To anyone who’s spent enough time listening to (or even tried their hand at creating) certain varieties of electronic music, a compositional impasse can become apparent: that of the sequencer, and what to make of it.
With “live” music, it can be easy to take for granted qualities like dynamism, intonation, and even various rhythmic and harmonic “imperfections” in a performance or recording. All of these can give a piece of music a defined particularity and character relative to the people who made it. The sequencer, by contrast, can seem almost paradoxically too perfect for its own good—capable of arranging together all the instruments of a work in perfect synchronization, at whatever tempo the composer desires, and play every pitch in order with customizable options for note lengths to the infinitesimal degree.
And yet to many prospective ears, this convenience is both a feature and a bug. The overabundance of control presents a new problem for musicians to solve: do you avow the gridlike structure of your music and compose in a style that emphasizes those qualities, or do you obfuscate its sequenced nature with compositional details that complicate its sound and feel?
As enchanted forest, the Philadelphia-based duo Em Boltz and Noah Jacobson-Carroll try both, using their latest album Semele’s Tryst as a kind of fertile creative ground for different compositional modes of their colorful synthesizer and sample based electronic music.
Opening track “Wish on a wing,” for instance, falls firmly in the former camp, acting as a kind of thesis statement for the record. As a sample loops a pedal tone (a kind of repeating note) in C, brief and jaunty synthesizer melodies dance around it with an almost childlike curiosity, cueing the listener in on both the album’s broad aesthetic palette and its playful, exploratory mood.
Meanwhile, a song like “Peony” dances at the edges of structure—it’s not purely arrhythmic or free-form, and its compositional framework is present to the keen ear. Yet it also instills a feeling of constant and subtle movement. The central loop it’s composed from is always disrupted in some manner, whether through being interrupted with different samples and noises, lasting longer or shorter than the listener anticipates, or even abruptly glitching at a moment’s notice. The cumulative effect is a piece of music that at once offers both familiar patterns and surprises in miniature.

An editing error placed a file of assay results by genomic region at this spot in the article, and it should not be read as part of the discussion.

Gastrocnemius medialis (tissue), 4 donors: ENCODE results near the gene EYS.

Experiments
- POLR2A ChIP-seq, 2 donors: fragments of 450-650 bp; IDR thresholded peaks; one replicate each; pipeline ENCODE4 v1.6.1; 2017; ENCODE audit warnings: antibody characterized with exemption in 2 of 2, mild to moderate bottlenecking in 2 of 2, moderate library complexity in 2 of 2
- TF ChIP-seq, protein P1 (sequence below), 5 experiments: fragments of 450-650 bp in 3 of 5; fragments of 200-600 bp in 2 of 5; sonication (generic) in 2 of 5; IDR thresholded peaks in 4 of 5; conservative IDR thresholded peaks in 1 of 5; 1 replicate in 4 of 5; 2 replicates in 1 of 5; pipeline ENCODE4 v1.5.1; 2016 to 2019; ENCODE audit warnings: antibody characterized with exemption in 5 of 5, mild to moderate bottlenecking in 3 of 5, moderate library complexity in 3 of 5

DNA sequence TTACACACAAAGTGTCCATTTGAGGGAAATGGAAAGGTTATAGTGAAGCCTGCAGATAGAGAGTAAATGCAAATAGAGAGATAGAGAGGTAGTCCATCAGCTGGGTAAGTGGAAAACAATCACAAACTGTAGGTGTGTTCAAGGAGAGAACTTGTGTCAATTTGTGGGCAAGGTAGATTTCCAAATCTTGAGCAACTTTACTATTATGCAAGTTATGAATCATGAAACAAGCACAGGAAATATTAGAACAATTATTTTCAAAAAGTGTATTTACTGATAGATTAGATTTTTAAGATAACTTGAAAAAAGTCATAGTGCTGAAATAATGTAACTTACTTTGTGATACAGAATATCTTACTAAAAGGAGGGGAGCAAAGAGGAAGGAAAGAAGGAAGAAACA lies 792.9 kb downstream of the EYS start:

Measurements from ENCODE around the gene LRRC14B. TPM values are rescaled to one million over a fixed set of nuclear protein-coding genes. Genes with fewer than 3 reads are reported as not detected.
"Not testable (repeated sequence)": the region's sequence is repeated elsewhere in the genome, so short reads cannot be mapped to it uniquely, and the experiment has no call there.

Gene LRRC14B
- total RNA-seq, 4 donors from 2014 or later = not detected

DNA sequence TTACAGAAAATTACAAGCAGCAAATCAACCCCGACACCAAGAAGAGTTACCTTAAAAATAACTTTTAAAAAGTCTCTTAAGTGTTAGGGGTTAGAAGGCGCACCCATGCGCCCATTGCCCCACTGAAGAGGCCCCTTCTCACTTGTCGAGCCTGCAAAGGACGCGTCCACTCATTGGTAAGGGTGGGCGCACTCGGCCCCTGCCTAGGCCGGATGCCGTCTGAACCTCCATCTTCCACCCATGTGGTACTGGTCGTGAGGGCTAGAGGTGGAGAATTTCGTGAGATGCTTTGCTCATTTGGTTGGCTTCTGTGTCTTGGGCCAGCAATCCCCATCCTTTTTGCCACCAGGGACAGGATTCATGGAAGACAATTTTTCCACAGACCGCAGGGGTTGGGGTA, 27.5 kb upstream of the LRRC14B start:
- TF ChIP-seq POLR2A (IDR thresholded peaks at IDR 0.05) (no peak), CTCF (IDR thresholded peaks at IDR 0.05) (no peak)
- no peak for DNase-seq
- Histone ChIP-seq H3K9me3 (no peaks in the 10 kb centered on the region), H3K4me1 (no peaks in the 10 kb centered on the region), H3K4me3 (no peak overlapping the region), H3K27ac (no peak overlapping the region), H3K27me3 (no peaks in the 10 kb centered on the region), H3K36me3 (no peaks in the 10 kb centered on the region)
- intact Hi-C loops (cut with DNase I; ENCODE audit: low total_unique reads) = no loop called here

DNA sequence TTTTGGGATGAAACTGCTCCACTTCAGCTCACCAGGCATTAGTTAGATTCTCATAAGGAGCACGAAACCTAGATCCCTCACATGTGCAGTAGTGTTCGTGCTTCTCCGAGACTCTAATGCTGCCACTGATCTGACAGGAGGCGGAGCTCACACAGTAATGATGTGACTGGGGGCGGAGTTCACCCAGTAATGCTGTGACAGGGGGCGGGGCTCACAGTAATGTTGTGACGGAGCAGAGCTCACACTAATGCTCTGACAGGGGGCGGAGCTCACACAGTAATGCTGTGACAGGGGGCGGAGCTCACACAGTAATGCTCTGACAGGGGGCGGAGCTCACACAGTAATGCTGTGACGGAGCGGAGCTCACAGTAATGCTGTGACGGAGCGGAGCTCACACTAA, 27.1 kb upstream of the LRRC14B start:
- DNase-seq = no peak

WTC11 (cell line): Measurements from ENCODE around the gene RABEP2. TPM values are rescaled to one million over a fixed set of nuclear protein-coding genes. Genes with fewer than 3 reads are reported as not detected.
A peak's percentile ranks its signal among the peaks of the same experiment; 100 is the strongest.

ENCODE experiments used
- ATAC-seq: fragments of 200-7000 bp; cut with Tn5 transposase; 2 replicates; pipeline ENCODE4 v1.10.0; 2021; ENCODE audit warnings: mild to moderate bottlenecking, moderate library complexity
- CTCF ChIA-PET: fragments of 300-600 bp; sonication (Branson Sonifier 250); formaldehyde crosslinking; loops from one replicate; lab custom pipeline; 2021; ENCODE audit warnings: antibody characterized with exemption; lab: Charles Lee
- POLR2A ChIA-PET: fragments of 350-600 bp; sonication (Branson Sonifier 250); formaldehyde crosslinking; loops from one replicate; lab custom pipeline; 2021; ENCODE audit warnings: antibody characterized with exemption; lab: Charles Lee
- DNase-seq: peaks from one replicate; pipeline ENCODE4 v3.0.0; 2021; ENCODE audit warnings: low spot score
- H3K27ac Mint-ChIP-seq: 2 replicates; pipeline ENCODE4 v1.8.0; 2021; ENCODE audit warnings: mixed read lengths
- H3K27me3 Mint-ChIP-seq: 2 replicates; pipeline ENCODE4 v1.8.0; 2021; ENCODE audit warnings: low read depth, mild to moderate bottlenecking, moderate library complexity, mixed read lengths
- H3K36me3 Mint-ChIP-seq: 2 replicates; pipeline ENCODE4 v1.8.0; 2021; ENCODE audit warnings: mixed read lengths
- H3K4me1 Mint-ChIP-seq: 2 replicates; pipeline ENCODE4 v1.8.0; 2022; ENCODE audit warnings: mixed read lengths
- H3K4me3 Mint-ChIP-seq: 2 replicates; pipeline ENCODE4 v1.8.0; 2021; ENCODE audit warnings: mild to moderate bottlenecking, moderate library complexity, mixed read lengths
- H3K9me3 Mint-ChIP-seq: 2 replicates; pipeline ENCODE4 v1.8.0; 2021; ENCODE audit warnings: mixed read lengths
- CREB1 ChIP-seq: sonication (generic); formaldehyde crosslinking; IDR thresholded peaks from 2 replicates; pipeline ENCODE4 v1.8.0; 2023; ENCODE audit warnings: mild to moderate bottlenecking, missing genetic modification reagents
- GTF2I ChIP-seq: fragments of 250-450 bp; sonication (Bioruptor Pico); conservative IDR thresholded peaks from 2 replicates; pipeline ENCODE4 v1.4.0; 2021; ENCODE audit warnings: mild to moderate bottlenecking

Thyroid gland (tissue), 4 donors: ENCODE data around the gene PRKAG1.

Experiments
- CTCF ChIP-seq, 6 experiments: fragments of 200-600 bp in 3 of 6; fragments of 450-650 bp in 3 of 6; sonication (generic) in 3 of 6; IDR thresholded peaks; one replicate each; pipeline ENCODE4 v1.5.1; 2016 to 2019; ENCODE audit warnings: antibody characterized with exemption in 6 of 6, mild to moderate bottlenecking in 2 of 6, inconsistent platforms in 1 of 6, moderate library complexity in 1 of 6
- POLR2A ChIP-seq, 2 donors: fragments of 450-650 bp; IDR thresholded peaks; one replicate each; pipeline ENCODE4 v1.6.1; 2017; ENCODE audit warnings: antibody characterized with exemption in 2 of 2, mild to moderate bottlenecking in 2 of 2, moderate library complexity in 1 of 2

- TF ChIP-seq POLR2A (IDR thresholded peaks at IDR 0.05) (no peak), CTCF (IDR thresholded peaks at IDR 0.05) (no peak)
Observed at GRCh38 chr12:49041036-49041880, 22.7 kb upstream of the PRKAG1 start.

Semele’s Tryst is chock-full of tracks like this – micro-songs that allow the duo to extend and articulate their sequencing chops with variations on different musical concepts. “Star nose” opens on a pulsating acid bassline, with bright flourishes of synthesizers outlining a harmony around it. By the time breakbeat drums are introduced, the song’s polyrhythmic feel is readily apparent, with patterns satisfyingly interlocking and diverting from each other.
”Thrills & tributaries,” one of the album’s longer tracks, contrasts various samples with upbeat two-note patterns to hypnotic ends, as sounds are slowly layered on top of each other and altered. Of particular note are the drum hits throughout the song. They’re rhythmically scattered and run through dramatic effects and processing, giving them the quality of adding timbral coarseness and impressionistic detail more than purely serving the function of timekeeping.
Delving further into the album’s tracklist reveals additional oddities. “Tumble” offers emphatic, wondrous soloing, and the following “Sailboat” patiently stacks layers of droning melodies and drum samples that tease out an eventual crescendo of breaks and glitches by the song’s halfway point.
Meanwhile, the amusingly titled “Burger in heavenly fries” carefully modulates the tempo of multiple samples set against each other, creating a kind of rhythmic parallax effect. “Seven,” the album’s penultimate track, proves to also be one of its most chaotic, rapidly cycling through breakneck rhythmic patterns and dissonant spectral details.
The experience of listening to Semele’s Tryst is like that of watching two enthusiastic magicians practice routines from their bag of tricks together in real-time, guided by an unrestrained passion for craft itself and the invigorating spirit of collaboration more than any necessarily coherent end from either of those things. Which of course isn’t to say that the results aren’t still gratifying by their own merits either—if anything, it’s precisely that degree of sincerity and willingness to be led by impulse that leads to many of the album’s most enthralling moments, and where the group’s own charm in their approach towards electronic music becomes the most apparent.